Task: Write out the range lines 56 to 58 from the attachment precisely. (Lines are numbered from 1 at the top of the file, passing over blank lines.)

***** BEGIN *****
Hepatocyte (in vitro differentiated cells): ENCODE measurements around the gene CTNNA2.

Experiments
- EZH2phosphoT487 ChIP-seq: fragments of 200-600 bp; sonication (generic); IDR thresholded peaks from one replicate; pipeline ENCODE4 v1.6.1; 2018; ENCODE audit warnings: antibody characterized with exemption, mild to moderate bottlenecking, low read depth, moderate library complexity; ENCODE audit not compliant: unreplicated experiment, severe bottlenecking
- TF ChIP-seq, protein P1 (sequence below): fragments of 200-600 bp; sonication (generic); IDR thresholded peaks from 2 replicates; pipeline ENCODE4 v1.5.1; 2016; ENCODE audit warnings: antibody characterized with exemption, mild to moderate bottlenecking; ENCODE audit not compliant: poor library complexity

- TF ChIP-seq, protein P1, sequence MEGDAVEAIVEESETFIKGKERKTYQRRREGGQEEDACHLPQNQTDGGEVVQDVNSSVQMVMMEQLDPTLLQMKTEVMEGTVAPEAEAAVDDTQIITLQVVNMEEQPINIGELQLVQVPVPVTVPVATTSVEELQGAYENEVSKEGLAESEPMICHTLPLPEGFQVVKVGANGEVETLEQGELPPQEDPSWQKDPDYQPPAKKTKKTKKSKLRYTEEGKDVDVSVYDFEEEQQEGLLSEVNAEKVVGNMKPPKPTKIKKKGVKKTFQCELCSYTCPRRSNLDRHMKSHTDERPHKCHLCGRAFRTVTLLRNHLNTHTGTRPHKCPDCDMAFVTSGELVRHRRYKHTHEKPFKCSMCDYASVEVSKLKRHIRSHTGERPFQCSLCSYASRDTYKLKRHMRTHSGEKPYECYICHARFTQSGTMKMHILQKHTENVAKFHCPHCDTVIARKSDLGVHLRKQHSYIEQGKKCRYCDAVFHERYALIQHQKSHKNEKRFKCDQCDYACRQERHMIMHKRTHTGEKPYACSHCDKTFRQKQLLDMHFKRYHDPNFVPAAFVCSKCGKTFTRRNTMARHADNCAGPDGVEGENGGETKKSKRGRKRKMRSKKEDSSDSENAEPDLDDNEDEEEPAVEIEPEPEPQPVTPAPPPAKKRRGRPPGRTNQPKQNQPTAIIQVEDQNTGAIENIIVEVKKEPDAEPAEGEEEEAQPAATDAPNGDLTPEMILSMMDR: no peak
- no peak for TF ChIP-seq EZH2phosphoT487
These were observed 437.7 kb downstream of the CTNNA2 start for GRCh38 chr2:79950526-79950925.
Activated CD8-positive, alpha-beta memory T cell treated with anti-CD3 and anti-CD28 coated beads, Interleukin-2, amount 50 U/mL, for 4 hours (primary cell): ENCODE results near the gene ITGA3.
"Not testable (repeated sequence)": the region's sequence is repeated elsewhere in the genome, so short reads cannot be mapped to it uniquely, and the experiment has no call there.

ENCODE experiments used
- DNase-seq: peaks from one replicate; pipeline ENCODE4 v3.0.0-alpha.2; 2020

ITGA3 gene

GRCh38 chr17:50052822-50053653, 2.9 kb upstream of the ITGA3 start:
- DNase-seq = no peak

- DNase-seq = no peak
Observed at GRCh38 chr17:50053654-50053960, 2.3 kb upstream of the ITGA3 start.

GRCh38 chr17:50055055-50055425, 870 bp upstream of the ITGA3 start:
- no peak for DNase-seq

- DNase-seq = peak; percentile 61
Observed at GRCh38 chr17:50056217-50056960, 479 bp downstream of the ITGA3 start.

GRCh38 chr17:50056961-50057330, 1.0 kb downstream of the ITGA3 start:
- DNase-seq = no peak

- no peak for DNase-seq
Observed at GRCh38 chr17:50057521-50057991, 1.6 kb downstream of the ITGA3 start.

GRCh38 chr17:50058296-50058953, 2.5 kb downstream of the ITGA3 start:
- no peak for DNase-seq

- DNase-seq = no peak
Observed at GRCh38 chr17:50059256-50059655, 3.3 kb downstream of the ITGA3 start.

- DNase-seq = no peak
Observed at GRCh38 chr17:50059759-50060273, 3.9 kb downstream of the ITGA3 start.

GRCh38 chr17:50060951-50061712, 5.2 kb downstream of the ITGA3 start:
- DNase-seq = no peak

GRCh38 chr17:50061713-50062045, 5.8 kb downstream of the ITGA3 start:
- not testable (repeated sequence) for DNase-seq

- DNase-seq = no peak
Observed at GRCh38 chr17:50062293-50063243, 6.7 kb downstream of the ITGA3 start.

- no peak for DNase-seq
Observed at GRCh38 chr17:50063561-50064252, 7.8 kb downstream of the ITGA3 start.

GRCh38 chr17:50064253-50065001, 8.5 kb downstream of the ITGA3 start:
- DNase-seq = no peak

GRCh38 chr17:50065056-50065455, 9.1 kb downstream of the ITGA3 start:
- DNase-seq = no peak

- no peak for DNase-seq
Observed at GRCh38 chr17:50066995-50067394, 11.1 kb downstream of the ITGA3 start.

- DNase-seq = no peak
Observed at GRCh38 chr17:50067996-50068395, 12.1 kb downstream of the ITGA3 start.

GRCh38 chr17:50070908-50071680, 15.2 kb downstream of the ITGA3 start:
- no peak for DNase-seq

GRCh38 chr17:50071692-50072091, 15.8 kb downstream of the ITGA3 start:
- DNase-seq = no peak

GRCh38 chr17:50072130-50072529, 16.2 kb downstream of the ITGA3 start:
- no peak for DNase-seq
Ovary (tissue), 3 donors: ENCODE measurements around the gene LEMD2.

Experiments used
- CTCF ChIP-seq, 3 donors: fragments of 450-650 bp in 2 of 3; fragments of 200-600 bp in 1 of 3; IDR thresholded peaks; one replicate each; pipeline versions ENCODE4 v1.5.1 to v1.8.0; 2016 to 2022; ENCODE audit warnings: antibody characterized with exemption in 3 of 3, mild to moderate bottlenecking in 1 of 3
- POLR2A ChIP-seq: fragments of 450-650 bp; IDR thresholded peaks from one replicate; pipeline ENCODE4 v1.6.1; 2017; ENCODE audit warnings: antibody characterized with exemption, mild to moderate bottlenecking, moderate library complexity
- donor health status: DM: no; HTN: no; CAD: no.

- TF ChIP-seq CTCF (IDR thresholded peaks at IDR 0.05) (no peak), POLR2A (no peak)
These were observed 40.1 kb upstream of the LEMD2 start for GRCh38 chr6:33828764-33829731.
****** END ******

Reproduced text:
- POLR2A ChIP-seq: fragments of 450-650 bp; IDR thresholded peaks from one replicate; pipeline ENCODE4 v1.6.1; 2017; ENCODE audit warnings: antibody characterized with exemption, mild to moderate bottlenecking, moderate library complexity
- donor health status: DM: no; HTN: no; CAD: no.

- TF ChIP-seq CTCF (IDR thresholded peaks at IDR 0.05) (no peak), POLR2A (no peak)